Prevention

You can help take your own preventative measures against mosquitoes by:

  • Not using perfumes.
  • Wearing a repellent treatment with DEET.
  • Using a mosquito net.
  • Making sure the room you sleep in has plenty of fresh circulating air, usually achieved by using a fan.

Mosquitos

Mosquito are a type of insect most commonly found in hot climates. There are around 3,500 species of mosquitoes and many of these breeds feed on human blood. Mosquitoes are more than a nuisance, as they carry diseases and viruses, most commonly:

  • Malaria
  • West Nile virus
  • Yellow fever
  • Dengue fever

These are passed on when mosquitoes feed, and the consequent diseases can be lethal without treatment.

Repellent options:

  • Mosquito nets - Standard Mesh Nets that prevent mosquitoes
    from entering.
  • Insecticide treated Mosquito nets - Nets treated with insect repelling chemicals.
  • Nosquito - Clothing treated with insect repelling chemicals.
  • Repellent sprays- Usually containing DEET.

Mosquitoes can be repelled with an insect repellent, but for most mosquitoes, natural repellents aren’t tough enough, so its important to have a strong solution particularly solutions containing DEET. Nosquito refers to clothing, created by Craghoppers but available with other brands that is impregnated with mosquito repelling treatments, in order to provide repellency without a spray.

Mosquito nets

Mosquito Nets are nets specifically designed to keep mosquitoes away from you, and can come in a size for both single and double beds.

Created with a fine mesh, and treated with a repellent, mosquito nets have very fine holes, small enough to allow fresh air to ventilate, whilst also being small enough to prevent insects from entering. Mosquito nets pack down light and small, making them particularly useful for camping and travelling.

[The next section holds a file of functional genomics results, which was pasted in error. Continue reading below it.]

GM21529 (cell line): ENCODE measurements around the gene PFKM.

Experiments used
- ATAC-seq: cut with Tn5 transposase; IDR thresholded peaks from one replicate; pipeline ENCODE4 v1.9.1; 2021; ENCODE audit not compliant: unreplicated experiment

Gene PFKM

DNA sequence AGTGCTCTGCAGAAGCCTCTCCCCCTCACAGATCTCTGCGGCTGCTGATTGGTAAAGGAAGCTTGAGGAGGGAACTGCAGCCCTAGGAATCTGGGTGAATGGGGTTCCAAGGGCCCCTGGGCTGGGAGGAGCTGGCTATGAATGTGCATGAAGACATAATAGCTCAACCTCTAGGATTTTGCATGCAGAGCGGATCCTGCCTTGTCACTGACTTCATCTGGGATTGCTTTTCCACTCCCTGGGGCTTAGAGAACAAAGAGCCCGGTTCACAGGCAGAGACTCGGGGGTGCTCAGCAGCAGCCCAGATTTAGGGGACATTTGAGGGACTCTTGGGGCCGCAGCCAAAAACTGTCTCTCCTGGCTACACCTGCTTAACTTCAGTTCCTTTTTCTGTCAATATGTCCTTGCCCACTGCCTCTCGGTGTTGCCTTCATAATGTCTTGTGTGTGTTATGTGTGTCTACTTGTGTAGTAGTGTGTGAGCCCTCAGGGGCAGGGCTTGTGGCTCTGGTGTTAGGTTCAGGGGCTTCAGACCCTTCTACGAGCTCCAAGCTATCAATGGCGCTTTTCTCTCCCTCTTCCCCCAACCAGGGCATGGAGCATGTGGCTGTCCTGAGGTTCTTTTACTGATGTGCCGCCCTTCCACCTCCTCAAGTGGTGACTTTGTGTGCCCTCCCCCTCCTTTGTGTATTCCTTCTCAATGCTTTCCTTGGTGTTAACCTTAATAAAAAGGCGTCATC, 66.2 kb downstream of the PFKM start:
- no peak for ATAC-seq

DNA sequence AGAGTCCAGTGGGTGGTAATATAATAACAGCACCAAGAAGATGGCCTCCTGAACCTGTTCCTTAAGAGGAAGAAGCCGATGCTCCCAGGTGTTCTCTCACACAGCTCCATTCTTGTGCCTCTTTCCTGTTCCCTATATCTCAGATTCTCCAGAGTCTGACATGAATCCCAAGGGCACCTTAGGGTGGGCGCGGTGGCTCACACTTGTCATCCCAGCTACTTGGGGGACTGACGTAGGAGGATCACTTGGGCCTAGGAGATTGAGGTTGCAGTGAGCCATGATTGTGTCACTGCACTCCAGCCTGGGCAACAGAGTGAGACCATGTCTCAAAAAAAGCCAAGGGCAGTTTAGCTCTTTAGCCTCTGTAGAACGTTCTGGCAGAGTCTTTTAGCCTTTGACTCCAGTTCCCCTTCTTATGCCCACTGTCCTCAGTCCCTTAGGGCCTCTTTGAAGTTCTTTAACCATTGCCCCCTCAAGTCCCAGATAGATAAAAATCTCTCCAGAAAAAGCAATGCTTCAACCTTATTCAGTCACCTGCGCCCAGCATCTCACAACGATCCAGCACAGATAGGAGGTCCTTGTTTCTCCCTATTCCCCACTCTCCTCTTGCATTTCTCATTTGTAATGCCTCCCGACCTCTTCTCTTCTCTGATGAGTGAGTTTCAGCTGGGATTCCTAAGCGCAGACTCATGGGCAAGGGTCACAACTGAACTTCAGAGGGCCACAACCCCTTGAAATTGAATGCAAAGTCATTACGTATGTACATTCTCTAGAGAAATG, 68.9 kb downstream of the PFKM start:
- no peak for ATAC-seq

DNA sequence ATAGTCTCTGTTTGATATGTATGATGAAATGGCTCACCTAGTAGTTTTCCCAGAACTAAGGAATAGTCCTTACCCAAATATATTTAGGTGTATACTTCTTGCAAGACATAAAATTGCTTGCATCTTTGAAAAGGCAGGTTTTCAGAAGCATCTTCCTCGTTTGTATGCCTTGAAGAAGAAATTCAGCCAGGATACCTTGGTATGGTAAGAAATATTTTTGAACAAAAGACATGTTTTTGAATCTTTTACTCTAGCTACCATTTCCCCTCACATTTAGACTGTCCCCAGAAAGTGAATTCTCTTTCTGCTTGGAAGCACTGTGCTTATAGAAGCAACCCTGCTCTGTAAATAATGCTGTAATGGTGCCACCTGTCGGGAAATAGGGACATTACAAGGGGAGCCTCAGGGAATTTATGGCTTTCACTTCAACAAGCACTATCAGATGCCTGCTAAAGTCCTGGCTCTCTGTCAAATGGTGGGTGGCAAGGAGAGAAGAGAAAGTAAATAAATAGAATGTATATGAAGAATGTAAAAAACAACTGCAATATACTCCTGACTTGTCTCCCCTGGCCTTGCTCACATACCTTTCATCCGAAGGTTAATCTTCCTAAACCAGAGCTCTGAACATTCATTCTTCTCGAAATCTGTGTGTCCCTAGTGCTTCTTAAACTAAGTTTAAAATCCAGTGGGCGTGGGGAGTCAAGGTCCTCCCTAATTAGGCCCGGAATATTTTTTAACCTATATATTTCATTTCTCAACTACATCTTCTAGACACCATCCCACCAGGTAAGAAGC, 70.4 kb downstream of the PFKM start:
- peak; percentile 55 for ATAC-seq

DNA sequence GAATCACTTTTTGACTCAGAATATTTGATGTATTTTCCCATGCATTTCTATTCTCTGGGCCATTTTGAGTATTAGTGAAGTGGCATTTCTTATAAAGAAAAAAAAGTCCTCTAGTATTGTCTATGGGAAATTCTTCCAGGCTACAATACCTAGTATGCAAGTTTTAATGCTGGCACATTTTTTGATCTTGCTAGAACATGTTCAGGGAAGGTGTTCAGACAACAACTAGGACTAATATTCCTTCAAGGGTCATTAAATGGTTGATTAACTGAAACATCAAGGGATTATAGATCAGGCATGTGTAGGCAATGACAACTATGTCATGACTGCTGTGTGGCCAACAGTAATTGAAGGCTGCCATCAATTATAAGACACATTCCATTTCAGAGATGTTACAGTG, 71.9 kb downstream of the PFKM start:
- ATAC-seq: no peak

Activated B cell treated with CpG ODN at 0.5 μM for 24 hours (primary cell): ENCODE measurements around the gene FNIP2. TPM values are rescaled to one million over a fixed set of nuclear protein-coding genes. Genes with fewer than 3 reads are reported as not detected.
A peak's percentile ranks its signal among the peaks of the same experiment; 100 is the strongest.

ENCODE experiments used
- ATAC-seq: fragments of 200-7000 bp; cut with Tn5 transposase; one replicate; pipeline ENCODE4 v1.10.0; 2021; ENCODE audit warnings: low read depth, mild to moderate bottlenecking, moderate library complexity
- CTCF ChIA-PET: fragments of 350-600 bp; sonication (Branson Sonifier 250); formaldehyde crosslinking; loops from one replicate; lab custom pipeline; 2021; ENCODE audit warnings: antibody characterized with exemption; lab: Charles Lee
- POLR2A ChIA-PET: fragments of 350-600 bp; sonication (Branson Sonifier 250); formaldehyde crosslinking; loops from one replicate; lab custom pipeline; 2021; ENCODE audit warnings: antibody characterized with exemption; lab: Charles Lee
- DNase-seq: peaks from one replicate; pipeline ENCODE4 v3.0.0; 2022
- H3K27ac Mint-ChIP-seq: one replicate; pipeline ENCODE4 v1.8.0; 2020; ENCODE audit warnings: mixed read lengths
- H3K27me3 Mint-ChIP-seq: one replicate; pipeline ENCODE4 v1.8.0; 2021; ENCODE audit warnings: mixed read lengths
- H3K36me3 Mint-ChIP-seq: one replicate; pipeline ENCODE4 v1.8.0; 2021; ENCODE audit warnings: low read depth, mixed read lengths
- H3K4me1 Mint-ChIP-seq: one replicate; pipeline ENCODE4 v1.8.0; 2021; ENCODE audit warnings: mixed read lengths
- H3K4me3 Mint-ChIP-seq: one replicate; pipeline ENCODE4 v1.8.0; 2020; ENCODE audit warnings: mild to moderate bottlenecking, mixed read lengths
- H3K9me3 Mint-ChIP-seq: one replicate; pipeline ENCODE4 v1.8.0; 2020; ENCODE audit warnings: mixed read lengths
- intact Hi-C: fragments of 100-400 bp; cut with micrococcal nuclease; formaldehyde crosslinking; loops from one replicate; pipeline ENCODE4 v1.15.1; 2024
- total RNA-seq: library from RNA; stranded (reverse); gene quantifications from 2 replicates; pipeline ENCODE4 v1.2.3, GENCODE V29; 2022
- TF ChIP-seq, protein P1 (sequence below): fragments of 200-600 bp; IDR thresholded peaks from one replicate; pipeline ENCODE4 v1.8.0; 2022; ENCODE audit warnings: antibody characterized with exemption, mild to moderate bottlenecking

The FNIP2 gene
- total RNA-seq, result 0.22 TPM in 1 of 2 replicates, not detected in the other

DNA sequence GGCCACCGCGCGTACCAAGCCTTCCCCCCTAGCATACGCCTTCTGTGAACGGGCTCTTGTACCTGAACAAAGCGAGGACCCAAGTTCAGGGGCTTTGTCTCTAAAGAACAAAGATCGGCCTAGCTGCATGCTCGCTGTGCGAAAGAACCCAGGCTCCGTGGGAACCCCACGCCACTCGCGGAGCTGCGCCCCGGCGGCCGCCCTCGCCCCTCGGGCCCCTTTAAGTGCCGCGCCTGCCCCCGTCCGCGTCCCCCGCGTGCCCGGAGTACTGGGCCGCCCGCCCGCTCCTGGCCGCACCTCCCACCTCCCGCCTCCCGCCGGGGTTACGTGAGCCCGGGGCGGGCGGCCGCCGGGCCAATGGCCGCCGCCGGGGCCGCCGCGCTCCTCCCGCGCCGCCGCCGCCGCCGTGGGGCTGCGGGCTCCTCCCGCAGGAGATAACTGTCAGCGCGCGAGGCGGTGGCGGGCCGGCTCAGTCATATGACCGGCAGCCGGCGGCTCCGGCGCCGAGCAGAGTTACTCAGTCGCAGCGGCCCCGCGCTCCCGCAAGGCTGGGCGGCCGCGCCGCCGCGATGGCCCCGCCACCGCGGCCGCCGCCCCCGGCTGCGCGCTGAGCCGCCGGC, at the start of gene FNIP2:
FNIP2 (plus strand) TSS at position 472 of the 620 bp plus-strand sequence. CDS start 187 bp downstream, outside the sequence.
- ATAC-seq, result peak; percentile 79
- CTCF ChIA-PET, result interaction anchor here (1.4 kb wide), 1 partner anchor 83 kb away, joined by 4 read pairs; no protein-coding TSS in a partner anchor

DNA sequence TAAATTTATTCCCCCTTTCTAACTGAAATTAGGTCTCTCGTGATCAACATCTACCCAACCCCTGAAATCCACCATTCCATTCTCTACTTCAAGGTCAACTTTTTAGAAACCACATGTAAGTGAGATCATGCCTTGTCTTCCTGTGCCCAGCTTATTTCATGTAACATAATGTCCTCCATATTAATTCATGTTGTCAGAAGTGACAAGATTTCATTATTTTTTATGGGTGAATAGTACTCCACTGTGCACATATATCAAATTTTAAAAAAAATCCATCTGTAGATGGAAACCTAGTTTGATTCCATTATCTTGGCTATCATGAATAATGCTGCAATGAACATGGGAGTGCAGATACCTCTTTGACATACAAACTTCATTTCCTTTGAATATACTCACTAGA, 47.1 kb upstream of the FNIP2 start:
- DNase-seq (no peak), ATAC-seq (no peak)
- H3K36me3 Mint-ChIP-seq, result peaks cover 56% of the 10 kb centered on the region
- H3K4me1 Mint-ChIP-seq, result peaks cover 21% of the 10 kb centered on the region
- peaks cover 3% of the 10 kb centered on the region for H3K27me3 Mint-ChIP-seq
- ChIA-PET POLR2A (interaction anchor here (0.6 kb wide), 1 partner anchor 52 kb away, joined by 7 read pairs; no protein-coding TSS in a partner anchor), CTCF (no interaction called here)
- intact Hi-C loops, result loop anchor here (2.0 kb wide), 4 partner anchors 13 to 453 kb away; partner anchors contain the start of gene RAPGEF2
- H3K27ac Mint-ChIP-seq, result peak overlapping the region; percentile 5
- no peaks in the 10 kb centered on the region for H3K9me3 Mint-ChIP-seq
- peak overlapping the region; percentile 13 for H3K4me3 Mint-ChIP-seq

Mosquito net sizes

Mosquito nets typically come in 'Solo or 'Duo' sizes for single or double beds respectively. Micro sized nets are even smaller and ideal for small trips, and minimising pack weight. Shapes vary from:

  • Pyramid - Hangs in a triangle covering the bed.
  • Wedge - Literally designed as a sloping wedge shape, this offers extra protection to the face and body as you sleep.
  • Geodesic - A freestanding dome style of net.
  • Box- A 5 sides box that covers around your sleeping area.

Your choice should be made on how the net will hang, how much space you have, both in your living quarters and in your pack.

Insecticide treated mosquito nets - ITN

Nearly all mosquito nets are treated with Permethrin or Deltamethrin and are known as Insecticide-treated nets (ITN). ITN treated styles have been considered nearly twice as effective at preventing bites than non treated nets. Permethrin and Deltamethrin are completely harmless coatings to people but kills mosquitoes that land on it.

Mosquito repelling clothing - 'Nosquito'

Nosquito is the name for Craghoppers own brand of insect repelling clothing. Able to repel insects, Nosquito has been proved to reduce bites by 90% by the London School of Hygiene and Tropical Medicine.

LLIN (Long Lasting Insecticidal Mosquito Nets)

The alternative are LLIN , or Long-lasting insecticidal mosquito nets where the polyester netting and the insecticide are blended with a slow release resin and a polyethylene fibre, allowing the treatment to be released slower.